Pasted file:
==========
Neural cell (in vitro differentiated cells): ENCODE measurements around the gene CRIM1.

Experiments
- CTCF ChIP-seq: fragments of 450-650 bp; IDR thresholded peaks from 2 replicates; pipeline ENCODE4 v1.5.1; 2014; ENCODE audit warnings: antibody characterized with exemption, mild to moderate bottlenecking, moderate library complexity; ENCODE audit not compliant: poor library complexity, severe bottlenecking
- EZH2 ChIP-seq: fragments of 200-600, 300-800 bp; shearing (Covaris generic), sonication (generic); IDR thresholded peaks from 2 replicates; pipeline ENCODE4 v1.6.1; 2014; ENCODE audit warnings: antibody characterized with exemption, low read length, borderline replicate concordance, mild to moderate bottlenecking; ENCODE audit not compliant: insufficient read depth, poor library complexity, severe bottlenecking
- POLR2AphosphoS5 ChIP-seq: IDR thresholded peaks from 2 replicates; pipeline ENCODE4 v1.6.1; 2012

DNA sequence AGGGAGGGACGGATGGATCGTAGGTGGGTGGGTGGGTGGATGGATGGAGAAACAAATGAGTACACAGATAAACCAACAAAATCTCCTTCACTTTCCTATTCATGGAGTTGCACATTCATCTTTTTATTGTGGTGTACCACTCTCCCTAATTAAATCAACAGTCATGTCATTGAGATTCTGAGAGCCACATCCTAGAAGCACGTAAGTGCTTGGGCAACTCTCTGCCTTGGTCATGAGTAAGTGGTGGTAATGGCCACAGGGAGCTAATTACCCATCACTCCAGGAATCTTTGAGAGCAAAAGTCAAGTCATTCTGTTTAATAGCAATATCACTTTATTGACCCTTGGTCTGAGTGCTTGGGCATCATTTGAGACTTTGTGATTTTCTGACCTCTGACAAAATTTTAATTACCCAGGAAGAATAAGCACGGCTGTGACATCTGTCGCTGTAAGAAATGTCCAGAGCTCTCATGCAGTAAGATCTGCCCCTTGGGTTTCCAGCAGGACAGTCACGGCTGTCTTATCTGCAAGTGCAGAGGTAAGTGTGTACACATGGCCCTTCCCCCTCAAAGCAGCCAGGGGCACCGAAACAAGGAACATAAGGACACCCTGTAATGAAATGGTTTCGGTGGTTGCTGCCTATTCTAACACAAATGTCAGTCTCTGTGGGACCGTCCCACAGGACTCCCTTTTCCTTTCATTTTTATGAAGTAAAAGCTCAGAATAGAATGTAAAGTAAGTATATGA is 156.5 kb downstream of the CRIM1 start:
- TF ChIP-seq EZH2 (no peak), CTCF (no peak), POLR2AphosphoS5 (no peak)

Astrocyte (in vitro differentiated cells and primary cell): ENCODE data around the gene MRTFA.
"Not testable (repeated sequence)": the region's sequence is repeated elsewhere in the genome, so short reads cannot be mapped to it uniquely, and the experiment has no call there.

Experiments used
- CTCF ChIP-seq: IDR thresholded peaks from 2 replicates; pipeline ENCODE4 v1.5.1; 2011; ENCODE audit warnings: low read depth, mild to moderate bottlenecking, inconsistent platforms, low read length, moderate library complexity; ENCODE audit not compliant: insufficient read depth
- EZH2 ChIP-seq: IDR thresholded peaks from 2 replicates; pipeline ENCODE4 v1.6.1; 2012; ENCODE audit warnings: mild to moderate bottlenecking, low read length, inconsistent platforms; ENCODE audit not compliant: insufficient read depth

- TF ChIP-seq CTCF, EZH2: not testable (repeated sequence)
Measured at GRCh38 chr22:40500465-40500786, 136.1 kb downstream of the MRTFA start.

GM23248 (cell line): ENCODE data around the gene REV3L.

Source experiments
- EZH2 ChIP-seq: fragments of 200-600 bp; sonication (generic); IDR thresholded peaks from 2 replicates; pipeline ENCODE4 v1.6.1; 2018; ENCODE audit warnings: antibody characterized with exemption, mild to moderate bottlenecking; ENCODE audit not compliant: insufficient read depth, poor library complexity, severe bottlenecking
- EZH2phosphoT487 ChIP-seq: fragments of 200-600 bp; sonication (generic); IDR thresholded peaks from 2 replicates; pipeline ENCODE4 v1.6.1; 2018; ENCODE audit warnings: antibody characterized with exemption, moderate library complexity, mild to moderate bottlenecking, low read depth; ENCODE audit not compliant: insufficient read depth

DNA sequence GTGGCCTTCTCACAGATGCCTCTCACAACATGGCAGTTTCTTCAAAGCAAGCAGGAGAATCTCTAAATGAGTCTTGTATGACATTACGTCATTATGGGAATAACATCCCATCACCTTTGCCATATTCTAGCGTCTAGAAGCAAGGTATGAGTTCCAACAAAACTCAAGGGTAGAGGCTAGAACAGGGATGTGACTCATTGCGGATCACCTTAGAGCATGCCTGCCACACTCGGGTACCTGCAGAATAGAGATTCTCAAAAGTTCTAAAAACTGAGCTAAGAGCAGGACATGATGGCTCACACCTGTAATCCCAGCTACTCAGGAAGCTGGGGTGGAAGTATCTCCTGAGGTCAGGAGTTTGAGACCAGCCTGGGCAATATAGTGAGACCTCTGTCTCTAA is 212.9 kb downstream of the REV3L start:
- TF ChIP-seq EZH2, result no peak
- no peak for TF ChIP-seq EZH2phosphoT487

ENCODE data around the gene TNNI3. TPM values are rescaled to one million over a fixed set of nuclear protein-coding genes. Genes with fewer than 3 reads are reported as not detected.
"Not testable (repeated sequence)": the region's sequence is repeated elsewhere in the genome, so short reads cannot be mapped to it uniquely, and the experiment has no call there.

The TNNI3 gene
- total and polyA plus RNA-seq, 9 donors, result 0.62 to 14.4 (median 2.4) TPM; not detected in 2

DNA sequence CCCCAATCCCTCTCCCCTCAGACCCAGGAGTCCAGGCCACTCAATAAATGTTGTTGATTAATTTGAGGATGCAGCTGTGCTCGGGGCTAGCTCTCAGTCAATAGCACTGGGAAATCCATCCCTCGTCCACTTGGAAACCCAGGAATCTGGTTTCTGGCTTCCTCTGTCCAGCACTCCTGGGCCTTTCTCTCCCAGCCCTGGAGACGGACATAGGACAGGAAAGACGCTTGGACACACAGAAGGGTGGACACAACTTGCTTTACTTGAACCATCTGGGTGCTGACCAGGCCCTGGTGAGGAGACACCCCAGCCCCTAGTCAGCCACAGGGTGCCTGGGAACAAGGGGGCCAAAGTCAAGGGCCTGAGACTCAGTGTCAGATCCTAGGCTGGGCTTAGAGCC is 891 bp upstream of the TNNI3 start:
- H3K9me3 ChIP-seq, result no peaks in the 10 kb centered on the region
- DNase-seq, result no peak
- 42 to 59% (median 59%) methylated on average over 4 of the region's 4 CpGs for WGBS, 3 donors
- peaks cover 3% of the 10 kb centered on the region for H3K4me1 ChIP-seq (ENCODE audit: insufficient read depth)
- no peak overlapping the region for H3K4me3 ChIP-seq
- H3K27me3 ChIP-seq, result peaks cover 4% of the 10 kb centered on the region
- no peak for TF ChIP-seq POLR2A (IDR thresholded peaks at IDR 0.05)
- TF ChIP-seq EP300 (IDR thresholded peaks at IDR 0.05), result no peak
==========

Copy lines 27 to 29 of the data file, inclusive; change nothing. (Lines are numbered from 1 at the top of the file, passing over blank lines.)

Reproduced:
- H3K9me3 ChIP-seq, result no peaks in the 10 kb centered on the region
- DNase-seq, result no peak
- 42 to 59% (median 59%) methylated on average over 4 of the region's 4 CpGs for WGBS, 3 donors